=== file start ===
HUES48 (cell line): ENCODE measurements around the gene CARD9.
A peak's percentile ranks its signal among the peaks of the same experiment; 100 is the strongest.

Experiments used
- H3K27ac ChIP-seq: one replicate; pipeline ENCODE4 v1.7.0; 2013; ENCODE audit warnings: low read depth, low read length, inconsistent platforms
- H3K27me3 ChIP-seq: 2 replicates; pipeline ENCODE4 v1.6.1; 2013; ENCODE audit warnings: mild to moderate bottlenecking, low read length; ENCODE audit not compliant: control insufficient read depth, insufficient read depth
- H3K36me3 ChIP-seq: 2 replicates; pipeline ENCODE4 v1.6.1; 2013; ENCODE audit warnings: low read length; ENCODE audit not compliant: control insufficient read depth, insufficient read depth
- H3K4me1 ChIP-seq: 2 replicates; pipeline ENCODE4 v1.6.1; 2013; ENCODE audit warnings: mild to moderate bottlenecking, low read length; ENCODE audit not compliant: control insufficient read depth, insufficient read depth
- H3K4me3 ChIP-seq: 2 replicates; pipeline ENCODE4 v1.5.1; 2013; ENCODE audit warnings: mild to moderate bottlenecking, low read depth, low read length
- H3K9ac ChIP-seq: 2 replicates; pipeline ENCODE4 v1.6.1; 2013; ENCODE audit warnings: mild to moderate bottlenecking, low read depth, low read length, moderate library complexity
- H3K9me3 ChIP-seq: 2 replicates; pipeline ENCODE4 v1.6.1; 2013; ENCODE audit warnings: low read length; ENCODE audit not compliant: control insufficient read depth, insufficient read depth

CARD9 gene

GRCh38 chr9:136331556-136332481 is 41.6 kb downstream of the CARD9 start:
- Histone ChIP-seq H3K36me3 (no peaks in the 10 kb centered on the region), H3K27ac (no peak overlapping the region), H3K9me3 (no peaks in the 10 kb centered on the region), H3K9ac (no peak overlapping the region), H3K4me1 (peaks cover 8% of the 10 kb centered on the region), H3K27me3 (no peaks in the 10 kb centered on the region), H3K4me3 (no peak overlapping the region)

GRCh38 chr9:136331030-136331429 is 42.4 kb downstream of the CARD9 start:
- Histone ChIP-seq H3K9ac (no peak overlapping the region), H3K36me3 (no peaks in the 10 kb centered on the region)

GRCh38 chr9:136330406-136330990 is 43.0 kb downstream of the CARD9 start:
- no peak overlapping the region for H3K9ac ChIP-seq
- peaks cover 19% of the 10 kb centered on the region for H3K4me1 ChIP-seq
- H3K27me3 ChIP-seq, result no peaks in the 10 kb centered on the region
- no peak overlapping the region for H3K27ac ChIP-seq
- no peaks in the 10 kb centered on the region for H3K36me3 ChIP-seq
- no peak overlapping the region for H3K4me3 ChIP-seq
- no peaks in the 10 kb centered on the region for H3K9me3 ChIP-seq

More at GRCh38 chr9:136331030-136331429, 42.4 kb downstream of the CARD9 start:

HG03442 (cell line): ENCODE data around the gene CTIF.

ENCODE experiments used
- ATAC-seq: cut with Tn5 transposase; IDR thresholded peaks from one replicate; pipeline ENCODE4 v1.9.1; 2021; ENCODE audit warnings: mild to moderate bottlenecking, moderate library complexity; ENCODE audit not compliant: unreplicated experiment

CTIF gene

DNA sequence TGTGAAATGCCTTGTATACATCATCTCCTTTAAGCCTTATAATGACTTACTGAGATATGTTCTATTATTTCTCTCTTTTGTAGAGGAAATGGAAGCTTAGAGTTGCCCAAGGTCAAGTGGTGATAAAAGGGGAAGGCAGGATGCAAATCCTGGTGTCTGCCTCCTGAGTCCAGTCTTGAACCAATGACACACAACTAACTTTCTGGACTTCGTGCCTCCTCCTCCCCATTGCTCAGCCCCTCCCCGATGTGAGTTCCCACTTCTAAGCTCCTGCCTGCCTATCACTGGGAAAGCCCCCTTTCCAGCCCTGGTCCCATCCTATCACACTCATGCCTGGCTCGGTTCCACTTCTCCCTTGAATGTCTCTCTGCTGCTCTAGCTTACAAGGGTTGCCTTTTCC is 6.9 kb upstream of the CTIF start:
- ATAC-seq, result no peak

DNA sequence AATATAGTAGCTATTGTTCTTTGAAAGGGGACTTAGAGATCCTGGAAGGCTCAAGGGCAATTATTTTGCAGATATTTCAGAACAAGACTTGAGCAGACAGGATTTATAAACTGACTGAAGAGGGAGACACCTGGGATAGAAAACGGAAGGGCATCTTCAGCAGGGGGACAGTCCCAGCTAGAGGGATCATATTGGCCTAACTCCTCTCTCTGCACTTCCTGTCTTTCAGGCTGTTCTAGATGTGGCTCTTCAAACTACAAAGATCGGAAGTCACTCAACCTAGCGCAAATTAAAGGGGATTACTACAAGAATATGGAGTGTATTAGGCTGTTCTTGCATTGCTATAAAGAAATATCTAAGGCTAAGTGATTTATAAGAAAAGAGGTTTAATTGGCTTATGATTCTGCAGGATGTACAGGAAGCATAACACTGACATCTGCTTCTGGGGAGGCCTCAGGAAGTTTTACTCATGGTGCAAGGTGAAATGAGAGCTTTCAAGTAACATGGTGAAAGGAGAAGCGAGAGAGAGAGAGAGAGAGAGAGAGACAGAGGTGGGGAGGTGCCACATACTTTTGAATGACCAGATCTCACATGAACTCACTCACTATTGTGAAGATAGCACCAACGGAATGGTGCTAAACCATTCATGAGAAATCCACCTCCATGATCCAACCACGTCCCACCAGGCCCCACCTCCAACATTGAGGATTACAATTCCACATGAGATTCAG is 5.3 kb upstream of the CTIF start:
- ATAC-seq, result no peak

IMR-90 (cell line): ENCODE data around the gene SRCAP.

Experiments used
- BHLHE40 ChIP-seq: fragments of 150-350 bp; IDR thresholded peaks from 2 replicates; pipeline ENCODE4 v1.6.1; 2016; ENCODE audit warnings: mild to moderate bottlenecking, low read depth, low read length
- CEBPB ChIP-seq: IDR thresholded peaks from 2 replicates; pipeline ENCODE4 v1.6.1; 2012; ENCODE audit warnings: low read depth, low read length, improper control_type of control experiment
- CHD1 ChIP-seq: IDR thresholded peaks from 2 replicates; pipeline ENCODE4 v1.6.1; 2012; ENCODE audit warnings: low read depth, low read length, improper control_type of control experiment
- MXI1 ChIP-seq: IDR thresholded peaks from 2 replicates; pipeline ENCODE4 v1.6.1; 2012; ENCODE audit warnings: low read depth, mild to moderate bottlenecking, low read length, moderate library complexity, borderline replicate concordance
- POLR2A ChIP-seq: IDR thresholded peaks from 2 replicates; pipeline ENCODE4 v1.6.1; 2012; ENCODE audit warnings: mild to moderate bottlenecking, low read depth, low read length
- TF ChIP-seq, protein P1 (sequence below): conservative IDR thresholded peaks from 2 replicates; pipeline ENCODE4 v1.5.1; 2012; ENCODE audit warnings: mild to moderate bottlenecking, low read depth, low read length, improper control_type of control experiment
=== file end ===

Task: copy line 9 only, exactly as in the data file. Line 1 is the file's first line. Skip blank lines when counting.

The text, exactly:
- H3K9ac ChIP-seq: 2 replicates; pipeline ENCODE4 v1.6.1; 2013; ENCODE audit warnings: mild to moderate bottlenecking, low read depth, low read length, moderate library complexity